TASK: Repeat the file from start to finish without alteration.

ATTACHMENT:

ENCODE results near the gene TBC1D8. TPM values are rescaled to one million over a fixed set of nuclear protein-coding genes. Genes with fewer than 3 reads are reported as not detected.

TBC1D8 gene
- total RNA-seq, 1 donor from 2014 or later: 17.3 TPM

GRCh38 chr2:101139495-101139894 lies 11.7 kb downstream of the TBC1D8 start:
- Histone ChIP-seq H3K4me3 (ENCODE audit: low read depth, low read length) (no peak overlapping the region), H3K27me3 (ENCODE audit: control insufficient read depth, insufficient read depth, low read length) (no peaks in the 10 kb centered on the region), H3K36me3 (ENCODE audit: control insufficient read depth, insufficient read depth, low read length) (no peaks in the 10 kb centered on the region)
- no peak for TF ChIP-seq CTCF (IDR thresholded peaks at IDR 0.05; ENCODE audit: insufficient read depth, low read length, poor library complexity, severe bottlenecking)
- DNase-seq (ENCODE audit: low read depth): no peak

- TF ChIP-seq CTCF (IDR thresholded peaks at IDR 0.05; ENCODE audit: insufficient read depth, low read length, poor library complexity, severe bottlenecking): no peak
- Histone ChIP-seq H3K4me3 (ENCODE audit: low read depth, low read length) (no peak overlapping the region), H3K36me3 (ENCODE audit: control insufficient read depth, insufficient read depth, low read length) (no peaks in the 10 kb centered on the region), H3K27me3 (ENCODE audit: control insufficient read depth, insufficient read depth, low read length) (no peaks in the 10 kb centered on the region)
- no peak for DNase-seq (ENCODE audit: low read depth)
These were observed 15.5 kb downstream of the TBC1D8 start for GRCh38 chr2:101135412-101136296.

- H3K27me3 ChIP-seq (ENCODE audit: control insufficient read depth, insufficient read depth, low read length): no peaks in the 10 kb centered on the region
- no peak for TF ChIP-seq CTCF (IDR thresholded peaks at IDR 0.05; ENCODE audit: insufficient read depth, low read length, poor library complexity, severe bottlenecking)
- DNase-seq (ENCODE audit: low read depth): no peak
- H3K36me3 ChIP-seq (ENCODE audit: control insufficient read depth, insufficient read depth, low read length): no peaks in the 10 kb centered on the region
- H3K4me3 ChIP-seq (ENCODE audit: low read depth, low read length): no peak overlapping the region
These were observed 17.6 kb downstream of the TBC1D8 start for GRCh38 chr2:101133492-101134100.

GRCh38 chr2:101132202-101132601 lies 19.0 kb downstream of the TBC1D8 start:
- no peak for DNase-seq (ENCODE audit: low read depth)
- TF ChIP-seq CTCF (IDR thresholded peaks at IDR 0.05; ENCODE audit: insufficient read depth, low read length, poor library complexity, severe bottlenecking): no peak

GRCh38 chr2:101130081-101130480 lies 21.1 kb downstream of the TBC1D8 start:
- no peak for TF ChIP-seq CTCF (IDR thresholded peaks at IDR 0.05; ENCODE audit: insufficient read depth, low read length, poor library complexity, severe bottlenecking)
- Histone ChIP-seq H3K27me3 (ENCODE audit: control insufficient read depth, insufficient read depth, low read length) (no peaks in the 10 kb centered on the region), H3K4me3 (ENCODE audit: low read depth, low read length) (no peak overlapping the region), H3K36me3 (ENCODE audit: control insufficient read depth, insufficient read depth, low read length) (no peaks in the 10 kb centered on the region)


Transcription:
ENCODE results near the gene TBC1D8. TPM values are rescaled to one million over a fixed set of nuclear protein-coding genes. Genes with fewer than 3 reads are reported as not detected.

TBC1D8 gene
- total RNA-seq, 1 donor from 2014 or later: 17.3 TPM

GRCh38 chr2:101139495-101139894 lies 11.7 kb downstream of the TBC1D8 start:
- Histone ChIP-seq H3K4me3 (ENCODE audit: low read depth, low read length) (no peak overlapping the region), H3K27me3 (ENCODE audit: control insufficient read depth, insufficient read depth, low read length) (no peaks in the 10 kb centered on the region), H3K36me3 (ENCODE audit: control insufficient read depth, insufficient read depth, low read length) (no peaks in the 10 kb centered on the region)
- no peak for TF ChIP-seq CTCF (IDR thresholded peaks at IDR 0.05; ENCODE audit: insufficient read depth, low read length, poor library complexity, severe bottlenecking)
- DNase-seq (ENCODE audit: low read depth): no peak

- TF ChIP-seq CTCF (IDR thresholded peaks at IDR 0.05; ENCODE audit: insufficient read depth, low read length, poor library complexity, severe bottlenecking): no peak
- Histone ChIP-seq H3K4me3 (ENCODE audit: low read depth, low read length) (no peak overlapping the region), H3K36me3 (ENCODE audit: control insufficient read depth, insufficient read depth, low read length) (no peaks in the 10 kb centered on the region), H3K27me3 (ENCODE audit: control insufficient read depth, insufficient read depth, low read length) (no peaks in the 10 kb centered on the region)
- no peak for DNase-seq (ENCODE audit: low read depth)
These were observed 15.5 kb downstream of the TBC1D8 start for GRCh38 chr2:101135412-101136296.

- H3K27me3 ChIP-seq (ENCODE audit: control insufficient read depth, insufficient read depth, low read length): no peaks in the 10 kb centered on the region
- no peak for TF ChIP-seq CTCF (IDR thresholded peaks at IDR 0.05; ENCODE audit: insufficient read depth, low read length, poor library complexity, severe bottlenecking)
- DNase-seq (ENCODE audit: low read depth): no peak
- H3K36me3 ChIP-seq (ENCODE audit: control insufficient read depth, insufficient read depth, low read length): no peaks in the 10 kb centered on the region
- H3K4me3 ChIP-seq (ENCODE audit: low read depth, low read length): no peak overlapping the region
These were observed 17.6 kb downstream of the TBC1D8 start for GRCh38 chr2:101133492-101134100.

GRCh38 chr2:101132202-101132601 lies 19.0 kb downstream of the TBC1D8 start:
- no peak for DNase-seq (ENCODE audit: low read depth)
- TF ChIP-seq CTCF (IDR thresholded peaks at IDR 0.05; ENCODE audit: insufficient read depth, low read length, poor library complexity, severe bottlenecking): no peak

GRCh38 chr2:101130081-101130480 lies 21.1 kb downstream of the TBC1D8 start:
- no peak for TF ChIP-seq CTCF (IDR thresholded peaks at IDR 0.05; ENCODE audit: insufficient read depth, low read length, poor library complexity, severe bottlenecking)
- Histone ChIP-seq H3K27me3 (ENCODE audit: control insufficient read depth, insufficient read depth, low read length) (no peaks in the 10 kb centered on the region), H3K4me3 (ENCODE audit: low read depth, low read length) (no peak overlapping the region), H3K36me3 (ENCODE audit: control insufficient read depth, insufficient read depth, low read length) (no peaks in the 10 kb centered on the region)